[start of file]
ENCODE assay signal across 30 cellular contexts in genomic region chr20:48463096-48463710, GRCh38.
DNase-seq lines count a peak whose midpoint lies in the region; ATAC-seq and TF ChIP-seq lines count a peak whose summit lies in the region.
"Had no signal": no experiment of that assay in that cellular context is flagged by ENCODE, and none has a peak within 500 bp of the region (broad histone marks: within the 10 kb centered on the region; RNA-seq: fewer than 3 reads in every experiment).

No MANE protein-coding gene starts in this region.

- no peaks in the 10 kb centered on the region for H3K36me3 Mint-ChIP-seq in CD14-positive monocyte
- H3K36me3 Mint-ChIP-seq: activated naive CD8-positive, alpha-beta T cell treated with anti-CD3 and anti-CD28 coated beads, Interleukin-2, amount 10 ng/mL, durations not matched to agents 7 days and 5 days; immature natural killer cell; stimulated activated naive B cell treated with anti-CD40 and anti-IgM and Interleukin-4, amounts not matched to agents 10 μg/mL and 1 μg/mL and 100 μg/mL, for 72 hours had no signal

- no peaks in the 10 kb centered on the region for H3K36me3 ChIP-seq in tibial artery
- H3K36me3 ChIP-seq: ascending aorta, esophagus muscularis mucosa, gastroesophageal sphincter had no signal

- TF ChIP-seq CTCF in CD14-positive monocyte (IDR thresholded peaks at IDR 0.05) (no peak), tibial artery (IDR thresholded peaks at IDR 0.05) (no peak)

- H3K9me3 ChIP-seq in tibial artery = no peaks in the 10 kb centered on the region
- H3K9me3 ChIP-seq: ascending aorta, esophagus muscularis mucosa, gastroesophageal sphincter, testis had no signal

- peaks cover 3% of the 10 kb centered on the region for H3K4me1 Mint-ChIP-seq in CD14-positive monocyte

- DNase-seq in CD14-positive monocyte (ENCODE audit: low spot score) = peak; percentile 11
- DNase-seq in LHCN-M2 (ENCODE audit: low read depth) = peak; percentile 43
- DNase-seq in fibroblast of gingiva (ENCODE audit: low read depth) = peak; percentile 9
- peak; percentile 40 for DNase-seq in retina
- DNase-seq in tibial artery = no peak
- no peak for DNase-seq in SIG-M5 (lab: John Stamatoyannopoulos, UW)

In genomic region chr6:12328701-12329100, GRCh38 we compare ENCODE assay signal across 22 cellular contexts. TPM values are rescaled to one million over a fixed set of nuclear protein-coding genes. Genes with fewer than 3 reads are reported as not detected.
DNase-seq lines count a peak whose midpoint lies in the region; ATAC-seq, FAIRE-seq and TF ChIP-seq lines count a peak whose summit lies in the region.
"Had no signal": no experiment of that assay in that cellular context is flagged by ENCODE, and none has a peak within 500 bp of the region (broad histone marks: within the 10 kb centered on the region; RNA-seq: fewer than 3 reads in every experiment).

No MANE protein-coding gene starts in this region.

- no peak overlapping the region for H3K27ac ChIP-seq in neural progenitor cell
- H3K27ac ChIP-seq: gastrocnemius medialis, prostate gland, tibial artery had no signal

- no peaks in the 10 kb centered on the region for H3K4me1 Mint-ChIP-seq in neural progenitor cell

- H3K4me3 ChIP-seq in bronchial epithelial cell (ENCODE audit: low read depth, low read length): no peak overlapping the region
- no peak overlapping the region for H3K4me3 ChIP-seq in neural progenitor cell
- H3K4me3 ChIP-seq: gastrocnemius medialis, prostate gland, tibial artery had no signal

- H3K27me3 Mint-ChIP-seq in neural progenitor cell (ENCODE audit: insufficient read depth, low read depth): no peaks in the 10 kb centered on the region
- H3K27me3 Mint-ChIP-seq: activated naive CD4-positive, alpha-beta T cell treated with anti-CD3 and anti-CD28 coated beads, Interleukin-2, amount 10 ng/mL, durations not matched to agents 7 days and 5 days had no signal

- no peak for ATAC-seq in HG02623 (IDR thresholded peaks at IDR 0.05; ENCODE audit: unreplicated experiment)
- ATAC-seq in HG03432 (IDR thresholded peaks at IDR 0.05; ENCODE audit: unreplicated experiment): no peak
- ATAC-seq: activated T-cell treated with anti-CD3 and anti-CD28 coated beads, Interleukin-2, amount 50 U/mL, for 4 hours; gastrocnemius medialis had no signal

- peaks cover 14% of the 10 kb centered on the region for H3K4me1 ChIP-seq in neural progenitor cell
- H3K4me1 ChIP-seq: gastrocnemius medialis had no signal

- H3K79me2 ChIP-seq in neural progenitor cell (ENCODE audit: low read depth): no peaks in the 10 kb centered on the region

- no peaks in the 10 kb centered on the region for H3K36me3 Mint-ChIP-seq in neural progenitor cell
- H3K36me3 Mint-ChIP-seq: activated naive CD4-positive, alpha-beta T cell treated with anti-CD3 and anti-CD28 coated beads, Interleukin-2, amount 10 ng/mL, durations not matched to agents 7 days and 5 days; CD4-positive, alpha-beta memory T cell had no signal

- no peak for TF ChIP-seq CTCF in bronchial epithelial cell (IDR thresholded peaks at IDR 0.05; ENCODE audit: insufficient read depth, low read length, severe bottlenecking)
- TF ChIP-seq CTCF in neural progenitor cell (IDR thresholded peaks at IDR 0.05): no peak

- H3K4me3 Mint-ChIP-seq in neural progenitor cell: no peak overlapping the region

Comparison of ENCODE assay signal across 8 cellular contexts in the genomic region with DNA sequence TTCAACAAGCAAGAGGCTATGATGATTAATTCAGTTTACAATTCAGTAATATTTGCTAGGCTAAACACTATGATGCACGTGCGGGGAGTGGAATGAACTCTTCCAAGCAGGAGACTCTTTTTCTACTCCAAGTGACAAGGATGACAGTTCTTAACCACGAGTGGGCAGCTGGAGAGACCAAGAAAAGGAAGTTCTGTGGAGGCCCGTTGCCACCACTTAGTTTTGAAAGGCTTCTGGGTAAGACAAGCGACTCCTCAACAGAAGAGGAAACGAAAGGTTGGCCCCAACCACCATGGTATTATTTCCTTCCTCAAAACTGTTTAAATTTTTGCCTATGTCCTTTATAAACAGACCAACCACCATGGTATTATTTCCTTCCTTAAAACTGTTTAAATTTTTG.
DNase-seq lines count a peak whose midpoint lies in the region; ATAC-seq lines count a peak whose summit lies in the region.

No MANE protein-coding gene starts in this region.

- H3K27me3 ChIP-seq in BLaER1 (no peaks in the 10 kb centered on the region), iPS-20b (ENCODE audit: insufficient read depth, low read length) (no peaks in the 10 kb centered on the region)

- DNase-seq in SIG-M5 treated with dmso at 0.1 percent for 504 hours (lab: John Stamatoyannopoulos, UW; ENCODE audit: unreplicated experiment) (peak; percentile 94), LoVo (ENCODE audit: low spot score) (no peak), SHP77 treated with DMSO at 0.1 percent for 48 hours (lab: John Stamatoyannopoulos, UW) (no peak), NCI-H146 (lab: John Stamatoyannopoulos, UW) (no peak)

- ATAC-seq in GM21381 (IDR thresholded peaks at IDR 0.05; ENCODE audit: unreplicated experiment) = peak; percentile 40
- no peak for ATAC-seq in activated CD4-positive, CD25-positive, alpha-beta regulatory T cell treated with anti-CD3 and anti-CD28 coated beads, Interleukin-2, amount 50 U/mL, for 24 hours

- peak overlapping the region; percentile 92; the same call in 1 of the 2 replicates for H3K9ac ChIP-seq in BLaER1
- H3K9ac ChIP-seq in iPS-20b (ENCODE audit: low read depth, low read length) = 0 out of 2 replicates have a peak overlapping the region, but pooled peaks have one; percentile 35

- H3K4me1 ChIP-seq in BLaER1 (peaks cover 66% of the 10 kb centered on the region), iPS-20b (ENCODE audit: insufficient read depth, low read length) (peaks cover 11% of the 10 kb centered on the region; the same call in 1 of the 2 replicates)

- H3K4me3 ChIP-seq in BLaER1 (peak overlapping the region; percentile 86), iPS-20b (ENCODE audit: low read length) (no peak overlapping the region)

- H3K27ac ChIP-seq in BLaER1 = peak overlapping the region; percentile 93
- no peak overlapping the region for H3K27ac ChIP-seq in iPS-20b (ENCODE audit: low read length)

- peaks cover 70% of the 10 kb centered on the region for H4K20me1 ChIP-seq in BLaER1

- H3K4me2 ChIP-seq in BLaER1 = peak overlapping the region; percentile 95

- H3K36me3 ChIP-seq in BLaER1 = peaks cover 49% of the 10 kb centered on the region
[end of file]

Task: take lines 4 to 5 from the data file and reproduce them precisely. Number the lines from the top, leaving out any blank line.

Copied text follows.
No MANE protein-coding gene starts in this region.

- no peaks in the 10 kb centered on the region for H3K36me3 Mint-ChIP-seq in CD14-positive monocyte